Since you can only have one of these scrolls on a weapon at a time (as any new scroll overwrites the old one), it behooves you to find two-for-one scrolls that offer the most bang for your buck. For example, you might find a scroll that changes your weapon damage to Beleriand while giving you a +5 bonus against, say, slugs, or a Westernesse scroll with a Vitality bonus attached. These toofers are more common to the late game, so don't expect to see them in Moria.

Standing in a river
All the colors of the rainbow

One thing I neither knew nor noticed before researching for this article is that damage type changes the special effects coming off your weapon. Cool, huh? It turns out there are two types of lighting effects that work in unison to create interesting visuals.

Flashes, the patterns that flow around the weapon, signify the weapon damage type. Westernesse is green, Ancient Dwarf is red, Beleriand looks like blue lightning, and fire looks like flames. These colors grow more pronounced the higher a weapon's level gets.

The other visual effect is glow, which you may well see before you ever get your first legendary weapon. Glows exist on weapons with bonus damage against specific monsters (+5 against orcs, for example) and show up only when you're near that monster in question. Yes, just like Bilbo's Sting and the goblins.

What damage type should you choose?

So the big question remains: Which damage type should you use? Some players have and do carry around a whole set of weapons, each with a specific damage type, to swap out depending on the enemy being faced. It's not a bad approach, especially if you're working on a slayer deed and want to cut through those 350 salamanders as fast as possible, but that's a lot of work (and extra bag space).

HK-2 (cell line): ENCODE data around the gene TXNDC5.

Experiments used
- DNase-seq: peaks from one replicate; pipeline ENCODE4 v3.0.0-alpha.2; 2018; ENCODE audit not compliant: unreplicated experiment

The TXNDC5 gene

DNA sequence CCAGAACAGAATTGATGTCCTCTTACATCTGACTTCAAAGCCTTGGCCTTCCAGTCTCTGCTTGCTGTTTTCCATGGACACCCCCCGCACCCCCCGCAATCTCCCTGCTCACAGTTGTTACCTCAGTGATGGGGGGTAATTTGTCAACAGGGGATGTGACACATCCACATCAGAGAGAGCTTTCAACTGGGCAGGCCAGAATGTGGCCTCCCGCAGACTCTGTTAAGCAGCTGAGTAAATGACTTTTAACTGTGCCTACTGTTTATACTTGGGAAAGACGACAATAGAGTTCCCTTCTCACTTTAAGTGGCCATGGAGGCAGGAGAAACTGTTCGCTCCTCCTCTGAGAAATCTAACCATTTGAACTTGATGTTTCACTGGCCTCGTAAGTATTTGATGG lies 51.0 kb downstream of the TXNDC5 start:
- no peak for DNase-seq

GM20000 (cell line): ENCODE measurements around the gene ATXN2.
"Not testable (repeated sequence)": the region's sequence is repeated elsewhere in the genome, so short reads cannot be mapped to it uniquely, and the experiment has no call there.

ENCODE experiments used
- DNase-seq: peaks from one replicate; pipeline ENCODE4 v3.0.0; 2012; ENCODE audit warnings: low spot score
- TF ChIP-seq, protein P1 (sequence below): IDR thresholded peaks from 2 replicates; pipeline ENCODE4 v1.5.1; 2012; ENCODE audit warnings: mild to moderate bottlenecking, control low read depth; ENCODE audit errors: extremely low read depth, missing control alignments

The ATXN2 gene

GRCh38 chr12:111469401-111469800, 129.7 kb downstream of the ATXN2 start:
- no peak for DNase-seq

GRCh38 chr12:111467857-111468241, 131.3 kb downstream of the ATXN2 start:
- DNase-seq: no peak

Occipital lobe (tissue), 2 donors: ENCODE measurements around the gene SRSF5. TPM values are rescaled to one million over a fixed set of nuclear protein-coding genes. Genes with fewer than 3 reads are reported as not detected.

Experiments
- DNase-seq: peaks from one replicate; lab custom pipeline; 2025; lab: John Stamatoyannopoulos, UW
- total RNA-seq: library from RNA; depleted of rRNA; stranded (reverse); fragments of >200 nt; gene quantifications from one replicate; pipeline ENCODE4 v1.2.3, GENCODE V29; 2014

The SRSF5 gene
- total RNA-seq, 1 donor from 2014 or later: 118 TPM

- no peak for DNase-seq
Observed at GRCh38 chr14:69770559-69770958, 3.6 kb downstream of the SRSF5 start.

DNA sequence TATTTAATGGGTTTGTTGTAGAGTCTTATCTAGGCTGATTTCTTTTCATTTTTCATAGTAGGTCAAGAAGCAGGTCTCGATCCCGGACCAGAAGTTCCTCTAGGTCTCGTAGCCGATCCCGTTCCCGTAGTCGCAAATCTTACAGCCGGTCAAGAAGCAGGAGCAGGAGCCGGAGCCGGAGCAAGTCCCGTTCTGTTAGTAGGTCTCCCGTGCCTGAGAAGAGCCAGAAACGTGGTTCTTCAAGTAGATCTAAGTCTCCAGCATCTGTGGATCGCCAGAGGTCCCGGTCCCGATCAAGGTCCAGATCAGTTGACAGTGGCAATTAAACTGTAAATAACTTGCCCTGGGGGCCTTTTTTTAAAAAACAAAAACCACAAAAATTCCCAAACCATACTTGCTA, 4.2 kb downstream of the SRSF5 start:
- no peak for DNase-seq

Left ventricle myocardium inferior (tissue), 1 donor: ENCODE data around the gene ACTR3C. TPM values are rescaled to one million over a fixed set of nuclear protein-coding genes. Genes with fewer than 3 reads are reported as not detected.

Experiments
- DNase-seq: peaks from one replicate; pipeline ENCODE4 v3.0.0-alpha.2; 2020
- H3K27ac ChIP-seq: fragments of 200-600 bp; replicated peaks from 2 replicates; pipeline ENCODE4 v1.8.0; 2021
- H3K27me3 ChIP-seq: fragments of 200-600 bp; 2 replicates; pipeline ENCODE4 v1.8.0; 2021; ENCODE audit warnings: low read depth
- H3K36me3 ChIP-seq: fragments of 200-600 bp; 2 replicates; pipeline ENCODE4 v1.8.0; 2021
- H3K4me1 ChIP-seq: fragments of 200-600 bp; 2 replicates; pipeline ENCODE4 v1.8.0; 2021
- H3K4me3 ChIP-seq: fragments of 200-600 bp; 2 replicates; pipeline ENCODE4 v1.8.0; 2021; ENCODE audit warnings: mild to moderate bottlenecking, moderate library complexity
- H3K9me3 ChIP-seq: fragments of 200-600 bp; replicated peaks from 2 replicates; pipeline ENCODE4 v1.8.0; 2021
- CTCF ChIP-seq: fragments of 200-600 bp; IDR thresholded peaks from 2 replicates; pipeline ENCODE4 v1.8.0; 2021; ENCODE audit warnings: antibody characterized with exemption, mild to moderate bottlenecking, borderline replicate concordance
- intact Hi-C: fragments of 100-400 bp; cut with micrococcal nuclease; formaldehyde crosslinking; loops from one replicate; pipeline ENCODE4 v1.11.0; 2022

I'm not quite as fanatical, so when I ask that question, I'm looking for the one damage type that works the best in most situations. From what I've seen, it's a toss-up between Beleriand and Westernesse, although Beleriand seems to be the slight favorite. Ancient Dwarf's foes are encountered rarely in comparison to Beleriand's and Westernesse's, although I could see Ancient Dwarf being useful in Moria.

Any weapon damage type, but especially Beleriand, is useful in the Moors. Any edge in PvP could be a life-saver, after all.

Where do you get weapon damage type scrolls?

Extra damage and glowy effects -- where do I sign up? While some weapons come with these special damage types equipped, many times players are left to scrounge up title scrolls to get the specific bonus they desire. There are several places that you can get these scrolls, but you'll usually have to do a bit of extra work to acquire them.

According to my research, these are the sources of title scrolls that seemed the most common for players to access:
  • Running solo instances in Moria's Dolven-view and trading in tokens to the Galadhrim
  • Caras Galadhon legendary vendor (the Hero of Caras Galadhon scroll comes highly recommended)
  • Gathburz legendary vendor
  • Enedwaith's Algraig and Grey Company legendary vendors
  • Limlight Gorge's legendary vendor
  • Following the epic storyline
For more information on weapon damage types:
Hope this helps! I'd love to hear more advice and tips on the subject from the more experienced players as well.

When not enjoying second breakfast and a pint of ale, Justin "Syp" Olivetti jaws about hobbits in his Lord of the Rings Online column, The Road to Mordor. You can contact him via email at or through his gaming blog, Bio Break.